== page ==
Massive Open Online Courses and Academic Libraries: Challenges and Opportunities
In the fall of 2011, former Stanford professor Sebastian Thrun made headlines by offering a free online course in Artificial Intelligence that attracted nearly 150,000 participants. Since then, several companies have begun hosting free online courses taught by professors and other experts on a range of academic subjects. This format for learning, referred to as a MOOC (Massive Open Online Course), has received considerable media coverage with professors, administrators, and even politicians debating the merits of integrating these courses into the university curriculum.
The sudden rush to develop these courses, in conjunction with their considerable media attention, has created confusion among those who may not be paying close attention. Given my background and work with Thomson Reuters, I thought it would be worthwhile to summarize the essential characteristics of MOOCs for academic librarians, as their responsibilities may be affected by these courses in the near future.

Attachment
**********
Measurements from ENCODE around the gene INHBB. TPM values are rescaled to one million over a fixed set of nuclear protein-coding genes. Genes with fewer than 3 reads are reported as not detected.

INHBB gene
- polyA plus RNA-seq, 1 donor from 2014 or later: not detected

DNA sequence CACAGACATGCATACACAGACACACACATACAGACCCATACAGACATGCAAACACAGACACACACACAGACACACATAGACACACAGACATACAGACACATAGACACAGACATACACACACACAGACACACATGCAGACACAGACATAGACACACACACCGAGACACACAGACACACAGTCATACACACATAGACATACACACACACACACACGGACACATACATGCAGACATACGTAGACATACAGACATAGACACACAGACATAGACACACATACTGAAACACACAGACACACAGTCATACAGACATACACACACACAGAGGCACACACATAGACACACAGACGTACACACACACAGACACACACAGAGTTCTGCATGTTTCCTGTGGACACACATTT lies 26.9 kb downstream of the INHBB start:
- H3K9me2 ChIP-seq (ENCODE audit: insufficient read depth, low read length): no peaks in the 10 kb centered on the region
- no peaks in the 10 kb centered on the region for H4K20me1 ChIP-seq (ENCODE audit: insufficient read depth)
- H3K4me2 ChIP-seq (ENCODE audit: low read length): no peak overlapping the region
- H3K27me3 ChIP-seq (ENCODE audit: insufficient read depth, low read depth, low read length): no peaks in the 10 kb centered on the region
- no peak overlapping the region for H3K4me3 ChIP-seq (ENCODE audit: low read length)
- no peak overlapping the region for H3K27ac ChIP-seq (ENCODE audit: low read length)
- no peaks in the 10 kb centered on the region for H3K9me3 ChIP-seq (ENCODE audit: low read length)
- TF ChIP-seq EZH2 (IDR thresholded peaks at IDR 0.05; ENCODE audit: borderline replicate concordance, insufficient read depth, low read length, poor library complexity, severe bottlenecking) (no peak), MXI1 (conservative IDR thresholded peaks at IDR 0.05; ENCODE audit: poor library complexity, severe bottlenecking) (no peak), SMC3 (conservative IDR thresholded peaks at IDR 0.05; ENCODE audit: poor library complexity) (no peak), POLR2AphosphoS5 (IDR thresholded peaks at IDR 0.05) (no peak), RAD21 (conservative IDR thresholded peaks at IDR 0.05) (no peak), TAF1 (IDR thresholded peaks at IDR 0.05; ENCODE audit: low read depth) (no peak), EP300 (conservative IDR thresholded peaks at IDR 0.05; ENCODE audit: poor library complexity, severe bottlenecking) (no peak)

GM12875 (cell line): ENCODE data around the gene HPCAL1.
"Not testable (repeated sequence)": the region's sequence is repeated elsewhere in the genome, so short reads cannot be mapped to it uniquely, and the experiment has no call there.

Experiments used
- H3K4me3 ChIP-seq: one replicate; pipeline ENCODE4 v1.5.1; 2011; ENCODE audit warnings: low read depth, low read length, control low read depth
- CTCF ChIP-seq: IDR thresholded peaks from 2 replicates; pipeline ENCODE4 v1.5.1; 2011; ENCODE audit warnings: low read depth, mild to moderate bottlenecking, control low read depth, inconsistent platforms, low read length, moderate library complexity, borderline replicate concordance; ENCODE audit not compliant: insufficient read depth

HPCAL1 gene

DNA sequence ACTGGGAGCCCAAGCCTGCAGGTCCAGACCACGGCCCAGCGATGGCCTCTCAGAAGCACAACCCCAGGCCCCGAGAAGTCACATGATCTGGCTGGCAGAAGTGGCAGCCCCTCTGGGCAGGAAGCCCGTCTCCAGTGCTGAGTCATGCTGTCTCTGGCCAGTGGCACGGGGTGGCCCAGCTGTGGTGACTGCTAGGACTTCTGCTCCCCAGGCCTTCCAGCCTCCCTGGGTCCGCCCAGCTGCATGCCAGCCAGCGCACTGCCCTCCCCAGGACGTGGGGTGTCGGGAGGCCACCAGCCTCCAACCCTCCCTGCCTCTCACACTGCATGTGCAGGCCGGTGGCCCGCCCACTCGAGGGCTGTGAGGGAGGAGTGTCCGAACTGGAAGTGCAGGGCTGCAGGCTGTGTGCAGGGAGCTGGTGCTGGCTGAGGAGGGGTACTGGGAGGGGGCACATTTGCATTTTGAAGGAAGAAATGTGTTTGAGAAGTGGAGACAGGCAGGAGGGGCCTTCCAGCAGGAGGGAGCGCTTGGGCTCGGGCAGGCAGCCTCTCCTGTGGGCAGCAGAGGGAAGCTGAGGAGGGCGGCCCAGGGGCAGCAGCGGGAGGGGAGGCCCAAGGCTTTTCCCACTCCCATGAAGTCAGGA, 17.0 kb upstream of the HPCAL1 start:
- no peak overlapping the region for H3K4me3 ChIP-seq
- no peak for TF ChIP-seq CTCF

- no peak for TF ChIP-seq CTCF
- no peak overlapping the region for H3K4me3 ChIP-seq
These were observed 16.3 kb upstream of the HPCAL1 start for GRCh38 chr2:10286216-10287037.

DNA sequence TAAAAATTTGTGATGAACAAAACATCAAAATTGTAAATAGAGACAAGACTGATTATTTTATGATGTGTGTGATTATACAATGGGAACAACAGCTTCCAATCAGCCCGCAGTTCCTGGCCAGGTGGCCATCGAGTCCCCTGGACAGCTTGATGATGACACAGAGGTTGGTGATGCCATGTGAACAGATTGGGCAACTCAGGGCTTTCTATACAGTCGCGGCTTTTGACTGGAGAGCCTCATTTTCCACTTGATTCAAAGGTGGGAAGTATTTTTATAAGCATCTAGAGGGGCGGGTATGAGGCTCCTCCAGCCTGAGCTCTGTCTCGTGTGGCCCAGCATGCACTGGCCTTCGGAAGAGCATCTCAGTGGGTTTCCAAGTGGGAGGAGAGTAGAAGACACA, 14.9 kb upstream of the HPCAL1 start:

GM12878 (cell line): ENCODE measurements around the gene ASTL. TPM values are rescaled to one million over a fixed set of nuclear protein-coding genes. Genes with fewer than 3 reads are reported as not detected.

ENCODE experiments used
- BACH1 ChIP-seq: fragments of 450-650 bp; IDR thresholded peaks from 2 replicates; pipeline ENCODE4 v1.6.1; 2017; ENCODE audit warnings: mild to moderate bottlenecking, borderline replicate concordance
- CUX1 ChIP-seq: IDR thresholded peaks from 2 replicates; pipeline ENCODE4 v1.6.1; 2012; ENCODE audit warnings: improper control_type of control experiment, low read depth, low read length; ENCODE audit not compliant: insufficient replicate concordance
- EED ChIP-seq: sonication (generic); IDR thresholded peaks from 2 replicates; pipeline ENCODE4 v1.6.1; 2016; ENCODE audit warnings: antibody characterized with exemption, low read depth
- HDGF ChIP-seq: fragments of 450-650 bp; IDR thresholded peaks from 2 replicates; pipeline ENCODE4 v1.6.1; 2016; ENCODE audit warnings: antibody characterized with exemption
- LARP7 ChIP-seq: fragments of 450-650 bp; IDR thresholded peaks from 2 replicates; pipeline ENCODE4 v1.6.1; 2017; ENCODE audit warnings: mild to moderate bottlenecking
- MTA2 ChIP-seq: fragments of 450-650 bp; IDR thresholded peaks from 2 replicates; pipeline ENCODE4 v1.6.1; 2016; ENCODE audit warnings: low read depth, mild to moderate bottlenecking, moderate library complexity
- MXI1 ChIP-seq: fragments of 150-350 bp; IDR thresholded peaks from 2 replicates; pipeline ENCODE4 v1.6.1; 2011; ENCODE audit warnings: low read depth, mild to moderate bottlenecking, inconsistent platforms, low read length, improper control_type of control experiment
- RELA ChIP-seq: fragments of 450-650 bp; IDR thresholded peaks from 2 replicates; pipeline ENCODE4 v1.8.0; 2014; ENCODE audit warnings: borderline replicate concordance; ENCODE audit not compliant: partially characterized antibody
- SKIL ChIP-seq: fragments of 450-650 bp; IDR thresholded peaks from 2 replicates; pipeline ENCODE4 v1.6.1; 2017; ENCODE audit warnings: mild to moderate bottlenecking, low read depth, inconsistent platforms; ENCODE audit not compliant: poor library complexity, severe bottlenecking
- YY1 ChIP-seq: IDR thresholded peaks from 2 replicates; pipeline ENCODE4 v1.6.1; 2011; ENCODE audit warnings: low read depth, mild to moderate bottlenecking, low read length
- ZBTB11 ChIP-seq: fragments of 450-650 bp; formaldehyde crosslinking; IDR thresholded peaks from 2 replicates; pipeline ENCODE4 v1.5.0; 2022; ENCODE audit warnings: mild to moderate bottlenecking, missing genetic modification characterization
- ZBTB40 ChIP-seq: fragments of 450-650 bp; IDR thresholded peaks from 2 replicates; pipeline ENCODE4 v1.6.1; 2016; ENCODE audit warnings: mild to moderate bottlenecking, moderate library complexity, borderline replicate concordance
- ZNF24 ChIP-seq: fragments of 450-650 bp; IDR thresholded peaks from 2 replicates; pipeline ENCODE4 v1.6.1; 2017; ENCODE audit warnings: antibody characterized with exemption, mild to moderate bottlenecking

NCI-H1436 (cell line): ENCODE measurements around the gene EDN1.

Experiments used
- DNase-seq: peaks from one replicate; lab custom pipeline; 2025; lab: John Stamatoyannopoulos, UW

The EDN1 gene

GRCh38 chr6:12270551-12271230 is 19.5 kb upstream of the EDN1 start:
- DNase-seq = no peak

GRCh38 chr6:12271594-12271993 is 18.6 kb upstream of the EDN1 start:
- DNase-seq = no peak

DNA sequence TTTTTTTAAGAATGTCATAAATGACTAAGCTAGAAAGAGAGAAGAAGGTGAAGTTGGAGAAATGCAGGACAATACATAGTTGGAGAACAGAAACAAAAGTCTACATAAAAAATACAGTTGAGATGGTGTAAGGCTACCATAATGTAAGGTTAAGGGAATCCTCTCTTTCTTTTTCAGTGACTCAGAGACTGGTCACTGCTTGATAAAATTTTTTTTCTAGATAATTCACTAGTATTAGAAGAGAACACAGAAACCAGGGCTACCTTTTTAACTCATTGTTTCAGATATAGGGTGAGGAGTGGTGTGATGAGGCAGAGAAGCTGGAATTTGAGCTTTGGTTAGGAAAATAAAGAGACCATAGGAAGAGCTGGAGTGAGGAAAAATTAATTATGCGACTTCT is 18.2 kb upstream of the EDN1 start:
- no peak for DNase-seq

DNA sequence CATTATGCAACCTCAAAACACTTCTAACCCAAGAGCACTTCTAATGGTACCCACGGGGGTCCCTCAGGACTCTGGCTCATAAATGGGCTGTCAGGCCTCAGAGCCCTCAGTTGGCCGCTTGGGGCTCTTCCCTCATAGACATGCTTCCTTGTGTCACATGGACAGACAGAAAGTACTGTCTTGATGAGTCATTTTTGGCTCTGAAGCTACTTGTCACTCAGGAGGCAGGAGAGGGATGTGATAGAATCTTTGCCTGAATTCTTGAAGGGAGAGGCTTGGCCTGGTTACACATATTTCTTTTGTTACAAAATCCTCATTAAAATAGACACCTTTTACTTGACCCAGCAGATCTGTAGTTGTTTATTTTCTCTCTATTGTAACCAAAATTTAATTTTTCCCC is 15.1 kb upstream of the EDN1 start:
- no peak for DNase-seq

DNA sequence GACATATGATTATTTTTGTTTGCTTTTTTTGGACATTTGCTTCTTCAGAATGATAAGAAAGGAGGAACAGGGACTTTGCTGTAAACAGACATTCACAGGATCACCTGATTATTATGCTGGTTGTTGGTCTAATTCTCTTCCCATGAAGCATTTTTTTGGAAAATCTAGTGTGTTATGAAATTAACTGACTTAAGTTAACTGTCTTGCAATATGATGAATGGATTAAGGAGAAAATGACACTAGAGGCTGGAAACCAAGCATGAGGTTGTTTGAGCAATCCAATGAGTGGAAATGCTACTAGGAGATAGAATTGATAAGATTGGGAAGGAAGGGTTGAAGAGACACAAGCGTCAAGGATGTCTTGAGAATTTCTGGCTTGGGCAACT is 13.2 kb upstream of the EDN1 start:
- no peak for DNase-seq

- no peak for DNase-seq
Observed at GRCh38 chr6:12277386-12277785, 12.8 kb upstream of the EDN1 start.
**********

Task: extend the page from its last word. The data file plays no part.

My article in D-Lib Magazine (see the link below) also includes an evaluation of current library methods for engaging online courses, with suggestions for best practice for the unique requirements of a MOOC.
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